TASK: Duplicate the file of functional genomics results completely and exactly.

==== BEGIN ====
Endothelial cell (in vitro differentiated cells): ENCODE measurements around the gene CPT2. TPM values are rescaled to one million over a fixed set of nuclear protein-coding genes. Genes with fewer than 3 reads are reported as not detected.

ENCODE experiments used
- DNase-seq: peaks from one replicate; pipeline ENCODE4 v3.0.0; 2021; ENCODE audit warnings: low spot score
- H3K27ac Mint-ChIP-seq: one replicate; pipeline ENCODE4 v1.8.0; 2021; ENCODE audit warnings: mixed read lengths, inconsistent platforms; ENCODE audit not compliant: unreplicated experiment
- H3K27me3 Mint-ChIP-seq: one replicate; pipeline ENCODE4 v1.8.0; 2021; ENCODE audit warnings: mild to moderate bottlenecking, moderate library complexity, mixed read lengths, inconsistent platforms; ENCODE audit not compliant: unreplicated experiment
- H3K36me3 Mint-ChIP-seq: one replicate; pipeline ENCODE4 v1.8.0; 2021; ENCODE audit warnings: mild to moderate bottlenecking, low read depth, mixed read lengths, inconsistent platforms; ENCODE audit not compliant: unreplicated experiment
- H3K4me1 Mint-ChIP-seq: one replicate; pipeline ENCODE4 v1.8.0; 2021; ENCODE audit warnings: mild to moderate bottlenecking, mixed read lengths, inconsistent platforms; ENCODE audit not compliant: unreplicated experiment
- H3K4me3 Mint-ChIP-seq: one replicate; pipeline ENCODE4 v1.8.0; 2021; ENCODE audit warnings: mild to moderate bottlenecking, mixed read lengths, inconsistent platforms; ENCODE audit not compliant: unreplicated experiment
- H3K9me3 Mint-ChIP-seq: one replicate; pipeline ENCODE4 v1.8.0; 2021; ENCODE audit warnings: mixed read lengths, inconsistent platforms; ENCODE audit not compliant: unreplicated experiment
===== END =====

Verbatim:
Endothelial cell (in vitro differentiated cells): ENCODE measurements around the gene CPT2. TPM values are rescaled to one million over a fixed set of nuclear protein-coding genes. Genes with fewer than 3 reads are reported as not detected.

ENCODE experiments used
- DNase-seq: peaks from one replicate; pipeline ENCODE4 v3.0.0; 2021; ENCODE audit warnings: low spot score
- H3K27ac Mint-ChIP-seq: one replicate; pipeline ENCODE4 v1.8.0; 2021; ENCODE audit warnings: mixed read lengths, inconsistent platforms; ENCODE audit not compliant: unreplicated experiment
- H3K27me3 Mint-ChIP-seq: one replicate; pipeline ENCODE4 v1.8.0; 2021; ENCODE audit warnings: mild to moderate bottlenecking, moderate library complexity, mixed read lengths, inconsistent platforms; ENCODE audit not compliant: unreplicated experiment
- H3K36me3 Mint-ChIP-seq: one replicate; pipeline ENCODE4 v1.8.0; 2021; ENCODE audit warnings: mild to moderate bottlenecking, low read depth, mixed read lengths, inconsistent platforms; ENCODE audit not compliant: unreplicated experiment
- H3K4me1 Mint-ChIP-seq: one replicate; pipeline ENCODE4 v1.8.0; 2021; ENCODE audit warnings: mild to moderate bottlenecking, mixed read lengths, inconsistent platforms; ENCODE audit not compliant: unreplicated experiment
- H3K4me3 Mint-ChIP-seq: one replicate; pipeline ENCODE4 v1.8.0; 2021; ENCODE audit warnings: mild to moderate bottlenecking, mixed read lengths, inconsistent platforms; ENCODE audit not compliant: unreplicated experiment
- H3K9me3 Mint-ChIP-seq: one replicate; pipeline ENCODE4 v1.8.0; 2021; ENCODE audit warnings: mixed read lengths, inconsistent platforms; ENCODE audit not compliant: unreplicated experiment